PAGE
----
Autistic Canadians have long been the victims of a deep-seated paternalism denying disabled people the right to shared decision-making. The medical model presents autistic people as a broken version of normal. It is telling that one of the main therapies still funded in Canada is applied behaviour analysis – a Skinneristic model whose main goal is compliance, not quality of life. Myths about autism continue to play out in how some providers approach autistic patients.
Providers and patients may also experience a disconnect known as the “double empathy problem.” As Damian Milton, a sociologist and researcher at Kent University (who coined the term), notes: “Social interaction involves more than one person, and so empathy difficulties logically (are) problematic for both parties.” New work by sociologists such as Noah Sasson, Catherine Crompton and Sue Fletcher Watson bears his theory out, highlighting the mutual communication differences and misunderstandings between non-autistic and autistic people.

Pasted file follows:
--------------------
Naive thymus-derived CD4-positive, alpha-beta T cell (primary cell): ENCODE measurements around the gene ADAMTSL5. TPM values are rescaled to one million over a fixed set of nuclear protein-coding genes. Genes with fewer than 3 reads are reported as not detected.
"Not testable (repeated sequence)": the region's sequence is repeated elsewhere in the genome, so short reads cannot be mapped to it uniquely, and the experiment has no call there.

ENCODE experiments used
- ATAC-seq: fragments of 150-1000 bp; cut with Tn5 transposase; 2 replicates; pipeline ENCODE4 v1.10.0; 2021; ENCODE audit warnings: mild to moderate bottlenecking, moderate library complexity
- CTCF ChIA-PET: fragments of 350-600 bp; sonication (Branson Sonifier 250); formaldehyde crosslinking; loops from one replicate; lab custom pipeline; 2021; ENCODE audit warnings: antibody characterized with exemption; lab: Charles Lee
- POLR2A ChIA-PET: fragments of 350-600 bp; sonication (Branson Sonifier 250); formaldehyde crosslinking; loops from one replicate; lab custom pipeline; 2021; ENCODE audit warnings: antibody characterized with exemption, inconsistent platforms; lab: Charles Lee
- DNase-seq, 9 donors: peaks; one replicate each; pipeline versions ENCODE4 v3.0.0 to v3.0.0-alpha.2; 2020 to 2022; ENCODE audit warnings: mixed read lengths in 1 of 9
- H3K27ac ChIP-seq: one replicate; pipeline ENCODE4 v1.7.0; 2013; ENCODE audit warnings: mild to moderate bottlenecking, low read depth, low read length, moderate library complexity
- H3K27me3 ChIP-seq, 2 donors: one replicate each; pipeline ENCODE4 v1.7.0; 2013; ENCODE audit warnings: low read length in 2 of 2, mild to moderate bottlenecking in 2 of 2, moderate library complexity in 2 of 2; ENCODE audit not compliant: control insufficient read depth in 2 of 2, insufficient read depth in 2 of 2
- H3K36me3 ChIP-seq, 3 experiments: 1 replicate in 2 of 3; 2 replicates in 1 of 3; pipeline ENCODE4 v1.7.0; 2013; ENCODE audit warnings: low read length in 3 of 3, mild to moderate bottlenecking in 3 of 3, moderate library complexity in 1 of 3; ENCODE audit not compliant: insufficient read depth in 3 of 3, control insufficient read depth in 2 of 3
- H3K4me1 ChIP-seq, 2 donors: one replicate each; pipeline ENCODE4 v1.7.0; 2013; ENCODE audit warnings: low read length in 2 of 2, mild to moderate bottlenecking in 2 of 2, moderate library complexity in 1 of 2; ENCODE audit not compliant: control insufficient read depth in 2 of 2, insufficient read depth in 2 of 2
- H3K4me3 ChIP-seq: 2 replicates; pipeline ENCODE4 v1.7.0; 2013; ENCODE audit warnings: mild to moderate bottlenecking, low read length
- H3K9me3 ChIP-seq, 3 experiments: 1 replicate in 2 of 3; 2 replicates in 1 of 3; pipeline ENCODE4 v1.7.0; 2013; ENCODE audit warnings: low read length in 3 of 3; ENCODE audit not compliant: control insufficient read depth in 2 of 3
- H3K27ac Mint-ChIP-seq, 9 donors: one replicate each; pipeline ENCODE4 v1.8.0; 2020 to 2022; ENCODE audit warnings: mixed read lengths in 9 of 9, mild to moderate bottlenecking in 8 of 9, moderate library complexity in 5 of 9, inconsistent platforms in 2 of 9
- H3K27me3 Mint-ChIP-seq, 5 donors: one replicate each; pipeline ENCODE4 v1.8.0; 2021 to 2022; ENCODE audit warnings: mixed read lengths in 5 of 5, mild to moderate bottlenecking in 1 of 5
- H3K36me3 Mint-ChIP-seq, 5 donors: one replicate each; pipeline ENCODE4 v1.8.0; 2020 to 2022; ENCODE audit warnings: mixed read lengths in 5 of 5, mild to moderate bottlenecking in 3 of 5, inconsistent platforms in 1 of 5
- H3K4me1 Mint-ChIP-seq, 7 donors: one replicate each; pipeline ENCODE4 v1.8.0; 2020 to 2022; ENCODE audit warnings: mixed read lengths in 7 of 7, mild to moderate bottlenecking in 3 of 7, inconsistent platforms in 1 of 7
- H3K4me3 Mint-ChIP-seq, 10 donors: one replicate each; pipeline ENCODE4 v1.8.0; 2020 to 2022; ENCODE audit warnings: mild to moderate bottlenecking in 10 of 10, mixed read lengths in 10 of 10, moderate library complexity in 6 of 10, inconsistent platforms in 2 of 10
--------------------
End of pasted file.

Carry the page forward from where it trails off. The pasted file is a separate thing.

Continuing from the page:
How can we drive new understandings of shared decision-making that centre autistic patients as subjects– not objects – of health care? Our group has tried to get the ball rolling by sharing autistic health-care experiences. Our hope is that more universities will adopt these programs and make them integral to provider education (preferably for more than just an hour). With more focus on learning from autistic experiences, future health-care practitioners can adapt their practice to improve health outcomes.
“It’s about being a lot more respectful of autistic ways of being and working with that,” says Milton, “rather than trying to take away the autism, as if it’s separate from that person, which a lot of the old models try to do.”